Phoenix is no longer a top retirement spot, per U.S. News
Phoenix is no longer a top spot to retire, according to U.S. News & World Report's ranking.
Why it matters: The Valley used to stand out as an affordable, warm-weather haven for retirees. But when housing costs ballooned, fewer seniors with fixed incomes could afford to spend their golden years here.
Driving the news: The Phoenix metro ranked as the 129th best place to retire in the U.S. in the publication's 2024 list, released late last year.
- Tucson came in at No. 103.
What's happening: The generation retiring now is the first to have to rely on private savings instead of the more secure pension plans their parents and grandparents used to navigate retirement.
- People without hearty 401(k)s or IRAs are likely relying entirely on Social Security — about $18,000 a year for the average 65+ family, per AARP — which is not enough to afford basic living expenses in now-pricey Phoenix.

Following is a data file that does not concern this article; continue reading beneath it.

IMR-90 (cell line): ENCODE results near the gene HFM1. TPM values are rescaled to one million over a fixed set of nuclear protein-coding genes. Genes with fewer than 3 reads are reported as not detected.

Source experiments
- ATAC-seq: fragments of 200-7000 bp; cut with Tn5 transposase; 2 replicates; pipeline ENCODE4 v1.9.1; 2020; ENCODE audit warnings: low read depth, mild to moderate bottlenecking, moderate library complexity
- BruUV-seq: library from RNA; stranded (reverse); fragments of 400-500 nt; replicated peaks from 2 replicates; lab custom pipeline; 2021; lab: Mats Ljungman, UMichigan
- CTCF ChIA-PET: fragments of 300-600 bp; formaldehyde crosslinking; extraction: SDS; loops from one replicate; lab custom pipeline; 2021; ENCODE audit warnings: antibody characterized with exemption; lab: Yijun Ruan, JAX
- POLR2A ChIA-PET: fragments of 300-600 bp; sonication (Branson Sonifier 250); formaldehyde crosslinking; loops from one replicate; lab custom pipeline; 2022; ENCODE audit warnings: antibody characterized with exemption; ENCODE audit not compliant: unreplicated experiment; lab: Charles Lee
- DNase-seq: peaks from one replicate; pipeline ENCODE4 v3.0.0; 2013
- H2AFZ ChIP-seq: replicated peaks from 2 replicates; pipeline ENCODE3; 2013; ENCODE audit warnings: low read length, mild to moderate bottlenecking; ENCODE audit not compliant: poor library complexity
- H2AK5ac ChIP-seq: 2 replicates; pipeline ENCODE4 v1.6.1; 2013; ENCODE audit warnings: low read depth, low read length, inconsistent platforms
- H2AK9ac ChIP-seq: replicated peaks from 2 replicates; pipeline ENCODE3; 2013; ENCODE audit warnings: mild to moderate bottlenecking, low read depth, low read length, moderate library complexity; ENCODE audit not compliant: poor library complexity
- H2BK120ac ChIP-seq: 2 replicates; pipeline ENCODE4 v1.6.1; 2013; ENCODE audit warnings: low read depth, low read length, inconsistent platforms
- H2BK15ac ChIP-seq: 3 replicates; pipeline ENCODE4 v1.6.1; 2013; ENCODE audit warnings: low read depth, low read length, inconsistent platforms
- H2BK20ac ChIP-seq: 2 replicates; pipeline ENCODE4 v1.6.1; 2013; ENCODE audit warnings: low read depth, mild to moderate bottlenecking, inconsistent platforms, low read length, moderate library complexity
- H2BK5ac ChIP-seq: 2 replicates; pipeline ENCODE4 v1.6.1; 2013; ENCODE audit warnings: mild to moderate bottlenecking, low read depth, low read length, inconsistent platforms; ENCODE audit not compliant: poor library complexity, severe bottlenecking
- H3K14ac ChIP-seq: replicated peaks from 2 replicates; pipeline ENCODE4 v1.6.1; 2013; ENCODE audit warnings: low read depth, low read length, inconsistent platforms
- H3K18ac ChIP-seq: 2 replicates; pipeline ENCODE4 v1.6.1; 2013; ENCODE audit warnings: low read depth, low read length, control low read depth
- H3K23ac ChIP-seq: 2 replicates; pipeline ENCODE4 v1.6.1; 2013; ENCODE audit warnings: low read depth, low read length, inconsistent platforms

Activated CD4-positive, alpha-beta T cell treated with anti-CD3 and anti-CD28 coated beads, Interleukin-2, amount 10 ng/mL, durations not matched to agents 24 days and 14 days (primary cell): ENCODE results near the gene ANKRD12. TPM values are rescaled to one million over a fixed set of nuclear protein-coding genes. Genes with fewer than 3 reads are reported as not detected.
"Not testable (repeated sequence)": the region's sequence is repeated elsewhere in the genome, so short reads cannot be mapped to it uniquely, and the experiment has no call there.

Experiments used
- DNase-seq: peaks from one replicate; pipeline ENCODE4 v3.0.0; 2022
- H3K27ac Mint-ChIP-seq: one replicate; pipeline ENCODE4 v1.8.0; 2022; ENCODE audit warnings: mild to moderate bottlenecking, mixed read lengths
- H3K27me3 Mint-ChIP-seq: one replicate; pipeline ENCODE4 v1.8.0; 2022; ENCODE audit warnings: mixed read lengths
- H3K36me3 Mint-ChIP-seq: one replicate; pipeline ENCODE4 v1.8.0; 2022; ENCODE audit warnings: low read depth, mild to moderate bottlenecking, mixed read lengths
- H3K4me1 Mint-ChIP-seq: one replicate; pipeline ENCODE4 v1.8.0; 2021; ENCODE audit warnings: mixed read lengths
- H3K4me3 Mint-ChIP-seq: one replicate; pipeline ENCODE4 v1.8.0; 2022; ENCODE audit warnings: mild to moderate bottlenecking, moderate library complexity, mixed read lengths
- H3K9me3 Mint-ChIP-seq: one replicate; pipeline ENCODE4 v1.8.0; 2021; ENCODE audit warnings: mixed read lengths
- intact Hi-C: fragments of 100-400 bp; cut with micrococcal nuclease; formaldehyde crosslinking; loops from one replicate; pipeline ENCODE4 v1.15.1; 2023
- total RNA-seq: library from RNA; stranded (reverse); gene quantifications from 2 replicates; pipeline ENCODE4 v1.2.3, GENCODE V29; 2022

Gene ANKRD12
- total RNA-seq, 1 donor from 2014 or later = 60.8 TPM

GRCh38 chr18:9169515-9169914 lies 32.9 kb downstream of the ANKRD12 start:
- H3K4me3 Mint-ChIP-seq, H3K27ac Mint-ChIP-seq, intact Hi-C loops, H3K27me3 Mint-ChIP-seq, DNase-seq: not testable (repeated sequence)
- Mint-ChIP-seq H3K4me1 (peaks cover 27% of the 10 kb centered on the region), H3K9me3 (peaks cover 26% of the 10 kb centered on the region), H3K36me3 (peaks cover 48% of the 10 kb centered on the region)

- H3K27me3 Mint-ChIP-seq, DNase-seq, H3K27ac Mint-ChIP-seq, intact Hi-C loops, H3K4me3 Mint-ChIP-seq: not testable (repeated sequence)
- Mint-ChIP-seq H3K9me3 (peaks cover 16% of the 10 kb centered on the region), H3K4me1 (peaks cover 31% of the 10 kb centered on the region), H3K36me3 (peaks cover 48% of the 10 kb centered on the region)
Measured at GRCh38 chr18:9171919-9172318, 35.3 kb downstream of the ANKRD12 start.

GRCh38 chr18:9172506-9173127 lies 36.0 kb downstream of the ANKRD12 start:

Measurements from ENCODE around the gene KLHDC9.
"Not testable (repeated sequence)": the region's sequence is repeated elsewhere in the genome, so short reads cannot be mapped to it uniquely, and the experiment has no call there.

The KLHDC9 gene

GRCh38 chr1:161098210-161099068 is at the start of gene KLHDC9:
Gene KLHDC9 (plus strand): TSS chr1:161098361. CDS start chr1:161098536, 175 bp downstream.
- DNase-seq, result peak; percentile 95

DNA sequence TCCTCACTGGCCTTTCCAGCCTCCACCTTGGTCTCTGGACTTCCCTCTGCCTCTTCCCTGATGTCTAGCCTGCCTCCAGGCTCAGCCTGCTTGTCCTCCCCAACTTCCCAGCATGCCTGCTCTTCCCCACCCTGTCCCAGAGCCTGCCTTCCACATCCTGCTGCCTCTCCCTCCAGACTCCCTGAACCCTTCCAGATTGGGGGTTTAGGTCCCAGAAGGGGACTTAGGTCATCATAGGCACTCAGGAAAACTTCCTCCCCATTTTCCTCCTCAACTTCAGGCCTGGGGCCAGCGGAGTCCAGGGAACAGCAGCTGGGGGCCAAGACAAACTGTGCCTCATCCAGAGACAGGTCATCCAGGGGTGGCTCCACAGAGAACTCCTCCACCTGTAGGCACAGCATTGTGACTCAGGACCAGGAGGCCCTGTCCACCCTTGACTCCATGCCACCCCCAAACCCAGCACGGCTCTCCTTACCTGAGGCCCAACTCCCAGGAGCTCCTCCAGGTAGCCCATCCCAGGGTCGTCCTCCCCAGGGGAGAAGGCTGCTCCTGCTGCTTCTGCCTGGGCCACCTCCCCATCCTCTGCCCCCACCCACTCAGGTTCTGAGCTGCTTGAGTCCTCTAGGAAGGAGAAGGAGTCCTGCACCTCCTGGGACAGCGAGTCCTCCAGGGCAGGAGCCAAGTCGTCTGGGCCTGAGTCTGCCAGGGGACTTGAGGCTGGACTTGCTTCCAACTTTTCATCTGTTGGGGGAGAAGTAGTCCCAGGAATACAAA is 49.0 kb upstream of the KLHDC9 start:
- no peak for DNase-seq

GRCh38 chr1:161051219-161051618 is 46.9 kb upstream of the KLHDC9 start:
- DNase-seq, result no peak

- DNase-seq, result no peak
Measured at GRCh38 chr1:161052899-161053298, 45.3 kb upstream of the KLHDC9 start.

How it works: The annual rankings evaluate four main indexes that encompass several "life-impacting factors," including affordability, happiness, desirability, retiree taxes, job market and health care quality.
Zoom out: Each of the top five ranked cities were in Pennsylvania: Harrisburg, Reading, Lancaster, Scranton and Allentown.
- All ranked especially high for affordability and health care.
Reality check: Metro Phoenix still has a significant retiree population, especially in the West Valley, where there are many age-restricted communities.
- Yes, but: Many of these people purchased their retirement homes prior to the pandemic-era housing boom that raised Valley home prices well above the national median. The barrier to entry is now much higher.
Threat level: Seniors are among of the fastest-growing subsections of the Valley's homeless population. If retired adults don't have vast savings or family to support them, they can end up on the street, experts tell Axios Phoenix.
- These individuals often have mobility issues and are exceedingly vulnerable in group shelters. That prompted Central Arizona Shelter Services to create a dedicated shelter for people ages 55 and older.
Yes, but: The facility was supposed to open more than a year ago but has run into delays. It's now expected to open this spring.
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